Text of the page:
The Lord Howard de Walden
|Under-Secretary of State for Foreign Affairs|
26 May 1824 – 9 June 1828
|Prime Minister||The Earl of Liverpool |
The Viscount Goderich
|Preceded by||Lord Francis Conyngham|
|Succeeded by||Lord Dunglass|
|Born||5 June 1799|
|Died||29 August 1868(aged 69)|
|Spouse||Lady Lucy Cavendish-Scott-Bentinck (c. 1813–1899)|
|Alma mater||Eton College|
Charles Augustus Ellis, 6th Baron Howard de Walden and 2nd Baron Seaford(5 June 1799 – 29 August 1868), was a British diplomat and politician.
Ellis was the son of Charles Ellis, 1st Baron Seaford and his wife, the Honourable Elizabeth Hervey, daughter of John Hervey, Lord Hervey, eldest son of Frederick Hervey, 4th Earl of Bristol, the "Earl-Bishop" of Derry. Educated at Eton College, He succeeded his great-grandfather Lord Bristol in the barony of Howard de Walden on 8 July 1803, aged four.
Ellis became the 6th Lord Howard de Walden in 1807, a title that descended to him through his mother's line, and when his father died in 1845, he became the 2nd Lord Seaford.
Although his family’s wealth initially derived from sugar plantations in Jamaica, it was his marriage to the Duke of Portland’s daughter that ultimately saved the family from bankruptcy.
Ellis inherited all his father's property in Jamaica, including sugar estates in Montpelier, Jamaica, Caymanas Park, Shettlewood and Crawle. Although the Ellis family wealth was built on these, after 1832 they were in decline. Charles Augustus was raised in England and does not seem to have visited Jamaica before 1846 when he took his wife, Lucy and son Frederick. Sugar production had fallen dramatically and in 1855 was abandoned and replaced with cattle rearing.
The slaves on his properties were emancipated in 1832, and their wages were very low. In an attempt to improve profits on his plantations, Ellis further reduced wages paid to the newly-emancipated slaves, which met with resistance and resulted in a strike. He actively encouraged workers from Europe, notably Portugal and Germany, but the plantations remained unprofitable.
Political and diplomatic career
Lord Howard de Walden became an Ensign and Lieutenant in the Grenadier Guards on 24 April 1817. He served as Joint Under-Secretary of State for Foreign Affairs from 26 May 1824 to 9 June 1828, during which time he acted as Attaché to Lord Stuart de Rothesay on a mission to Rio de Janeiro in Brazil (January 1826). This role allowed him to move into international diplomacy, as he served as Envoy Extraordinary and Minister Plenipotentiary to the court of Stockholm, Sweden, from 2 October 1832, to the court of Lisbon, Portugal, from 22 November 1833, and at Brussels, Belgium, from 10 December 1846. Lord Howard de Walden was appointed a Knight Grand Cross of the Order of the Bath on 22 July 1838 and a Grand Cross of the Portuguese Order of the Tower and Sword in 1841. He succeeded in the barony of Seaford on the death of his father in July 1845.
Lord Howard de Walden married Lady Lucy Cavendish-Scott-Bentinck (c. 1813 – 29 July 1899), daughter of William Cavendish-Scott-Bentinck, 4th Duke of Portland, at All Souls' Church in Marylebone on 8 November 1828. She and her elder sister jointly inherited in 1879 the Duke of Portland's London Estate in Marylebone which had become extremely valuable. Her sister died childless and so the estate became part of the Howard de Walden inheritance. They had seven children:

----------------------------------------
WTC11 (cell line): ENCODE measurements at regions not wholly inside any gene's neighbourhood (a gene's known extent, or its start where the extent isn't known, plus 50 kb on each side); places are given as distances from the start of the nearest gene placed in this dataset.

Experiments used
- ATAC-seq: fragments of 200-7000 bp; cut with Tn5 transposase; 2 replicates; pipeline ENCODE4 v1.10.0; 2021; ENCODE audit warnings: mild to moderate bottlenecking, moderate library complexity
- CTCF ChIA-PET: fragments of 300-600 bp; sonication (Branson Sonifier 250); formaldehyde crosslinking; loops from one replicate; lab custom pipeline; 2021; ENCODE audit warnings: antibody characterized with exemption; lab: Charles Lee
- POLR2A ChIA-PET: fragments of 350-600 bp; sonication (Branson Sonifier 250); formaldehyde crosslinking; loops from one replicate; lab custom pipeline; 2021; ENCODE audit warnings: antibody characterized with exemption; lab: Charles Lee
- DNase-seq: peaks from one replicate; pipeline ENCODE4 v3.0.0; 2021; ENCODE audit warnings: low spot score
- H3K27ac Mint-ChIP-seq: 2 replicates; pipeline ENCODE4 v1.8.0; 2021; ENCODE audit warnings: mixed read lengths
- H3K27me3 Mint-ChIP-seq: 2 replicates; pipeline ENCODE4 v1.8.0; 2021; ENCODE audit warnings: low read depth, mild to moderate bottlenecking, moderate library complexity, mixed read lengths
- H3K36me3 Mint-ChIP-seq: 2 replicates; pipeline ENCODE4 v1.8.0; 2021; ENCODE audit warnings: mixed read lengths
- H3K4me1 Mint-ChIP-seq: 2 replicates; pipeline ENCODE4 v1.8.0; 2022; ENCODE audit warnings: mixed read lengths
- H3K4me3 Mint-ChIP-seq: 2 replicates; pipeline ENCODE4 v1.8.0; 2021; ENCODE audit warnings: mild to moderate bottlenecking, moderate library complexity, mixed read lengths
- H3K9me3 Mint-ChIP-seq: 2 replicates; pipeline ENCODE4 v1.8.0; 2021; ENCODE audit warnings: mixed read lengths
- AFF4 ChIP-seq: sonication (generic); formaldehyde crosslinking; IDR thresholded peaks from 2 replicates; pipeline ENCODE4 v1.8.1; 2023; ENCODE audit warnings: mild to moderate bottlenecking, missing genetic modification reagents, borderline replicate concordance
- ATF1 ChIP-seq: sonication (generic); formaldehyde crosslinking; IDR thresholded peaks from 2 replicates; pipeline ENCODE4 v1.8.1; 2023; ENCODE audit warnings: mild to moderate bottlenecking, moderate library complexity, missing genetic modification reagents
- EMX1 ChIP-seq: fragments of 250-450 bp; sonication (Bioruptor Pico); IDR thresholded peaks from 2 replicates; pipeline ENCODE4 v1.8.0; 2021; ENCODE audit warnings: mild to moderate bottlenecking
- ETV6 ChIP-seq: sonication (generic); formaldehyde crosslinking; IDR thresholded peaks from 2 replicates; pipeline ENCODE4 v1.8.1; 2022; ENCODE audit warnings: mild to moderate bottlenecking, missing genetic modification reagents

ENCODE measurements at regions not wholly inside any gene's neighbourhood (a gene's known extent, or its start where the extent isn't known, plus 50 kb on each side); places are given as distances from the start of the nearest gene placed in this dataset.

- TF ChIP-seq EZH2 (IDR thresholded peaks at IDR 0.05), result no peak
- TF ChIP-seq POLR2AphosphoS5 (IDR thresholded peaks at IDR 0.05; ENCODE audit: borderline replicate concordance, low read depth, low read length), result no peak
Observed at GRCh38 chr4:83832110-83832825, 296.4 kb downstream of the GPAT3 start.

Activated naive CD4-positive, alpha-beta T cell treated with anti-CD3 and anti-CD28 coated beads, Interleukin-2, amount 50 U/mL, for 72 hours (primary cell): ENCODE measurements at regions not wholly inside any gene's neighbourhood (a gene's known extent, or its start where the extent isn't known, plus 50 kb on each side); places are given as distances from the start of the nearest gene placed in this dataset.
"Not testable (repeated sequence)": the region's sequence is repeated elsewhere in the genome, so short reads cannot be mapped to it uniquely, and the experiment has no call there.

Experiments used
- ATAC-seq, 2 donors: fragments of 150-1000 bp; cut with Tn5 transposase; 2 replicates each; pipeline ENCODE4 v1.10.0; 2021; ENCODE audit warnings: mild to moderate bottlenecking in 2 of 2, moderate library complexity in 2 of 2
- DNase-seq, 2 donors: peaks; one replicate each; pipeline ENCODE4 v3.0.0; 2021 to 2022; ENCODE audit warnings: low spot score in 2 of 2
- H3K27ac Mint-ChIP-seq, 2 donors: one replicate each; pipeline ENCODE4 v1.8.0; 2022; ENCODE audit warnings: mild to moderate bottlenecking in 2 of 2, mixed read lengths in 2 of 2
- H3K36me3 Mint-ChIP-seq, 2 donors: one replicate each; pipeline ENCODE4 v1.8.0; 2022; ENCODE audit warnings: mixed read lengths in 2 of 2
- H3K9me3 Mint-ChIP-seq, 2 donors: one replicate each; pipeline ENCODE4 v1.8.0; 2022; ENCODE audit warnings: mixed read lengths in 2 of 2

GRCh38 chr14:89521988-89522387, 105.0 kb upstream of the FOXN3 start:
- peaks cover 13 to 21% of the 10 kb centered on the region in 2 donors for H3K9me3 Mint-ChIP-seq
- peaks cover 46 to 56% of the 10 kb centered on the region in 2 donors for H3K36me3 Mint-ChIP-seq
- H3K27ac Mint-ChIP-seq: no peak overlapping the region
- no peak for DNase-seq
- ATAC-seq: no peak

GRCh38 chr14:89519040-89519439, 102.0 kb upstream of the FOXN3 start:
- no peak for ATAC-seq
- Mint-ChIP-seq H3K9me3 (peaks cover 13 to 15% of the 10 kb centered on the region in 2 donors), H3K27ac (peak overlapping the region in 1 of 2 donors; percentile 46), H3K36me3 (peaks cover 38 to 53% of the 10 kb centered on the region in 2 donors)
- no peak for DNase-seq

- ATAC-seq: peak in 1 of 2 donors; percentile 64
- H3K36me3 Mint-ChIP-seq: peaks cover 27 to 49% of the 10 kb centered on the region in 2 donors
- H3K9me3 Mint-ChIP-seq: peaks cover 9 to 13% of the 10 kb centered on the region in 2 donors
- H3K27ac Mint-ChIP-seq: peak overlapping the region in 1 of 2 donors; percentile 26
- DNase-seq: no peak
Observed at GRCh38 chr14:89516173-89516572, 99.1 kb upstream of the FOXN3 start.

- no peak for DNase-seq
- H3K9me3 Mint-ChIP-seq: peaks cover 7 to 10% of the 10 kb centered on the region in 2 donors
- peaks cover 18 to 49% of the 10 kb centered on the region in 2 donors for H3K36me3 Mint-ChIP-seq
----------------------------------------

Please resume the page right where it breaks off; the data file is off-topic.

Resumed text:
- Frederick George Ellis, 7th Baron Howard de Walden (9 August 1830 – November 1899).
- Harriette Georgina Ellis (3 September 1831 – 16 April 1906). She married in 1875 Michelangelo Caetani, 13th Duke of Sermoneta.
- Hon. William Charles Ellis (22 July 1835 – 20 June 1923).
- Hon. Charles Arthur Ellis (December 1839 – 30 March 1906).
- Hon. John Charles Ellis (29 September 1841 – 8 November 1886).
- Hon. Evelyn Henry Ellis (9 August 1843 – 5 September 1913). Ellis was an early patron of Daimler launches and cars and first distance motorist in England: Southampton to Malvern, July 1895 on a 3½hp Daimler-engined French Panhard & Levassor car. His cousin, Sir Arthur Ellis (British Army officer)'s post as an equerry to the Prince of Wales directly led to the adoption of Daimler cars as official royal transport. He was the last member of the Ellis family to run the family's sugar estates in Montpelier, Jamaica.
- Augustus Charles William Ellis (5 February 1846 – 22 April 1882).
Lord Howard de Walden died in August 1868 in Belgium, aged 69, and was succeeded by his eldest son, Frederick George Ellis, 7th Baron Howard de Walden. Lady Lucy Joan Howard de Walden died in July 1899 in St. James House, West Malvern, Worcestershire .
- Chisholm, Hugh, ed. (1911). . Encyclopædia Britannica. Vol. 26 (11th ed.). Cambridge University Press. p. 27.
- Barry Higman, Montpelier (Kingston: University of the West Indies Press, 1998), p. 61.
- Higman, Montpelier, p. 61.
- Higman, Montpelier, p. 63-4.
- "No. 17248". The London Gazette. 6 May 1817. p. 1087.
- Temple, P & Thom,C eds (2017) "Survey of London" vol 51, SE Marylebone, Bartlett School of Architecture, pp17-19
- "Person Page".
- F. Bartoccini, "CAETANI, Michelangelo". In: Dizionario Biografico degli Italiani, Vol. XVI (Caccianiga-Caluso), Roma: Istituto della Enciclopedia Italiana, 1973 (on-line (Italian))
- Barry Higman, Montpelier (Kingston: University of the West Indies Press, 1998), p. 67.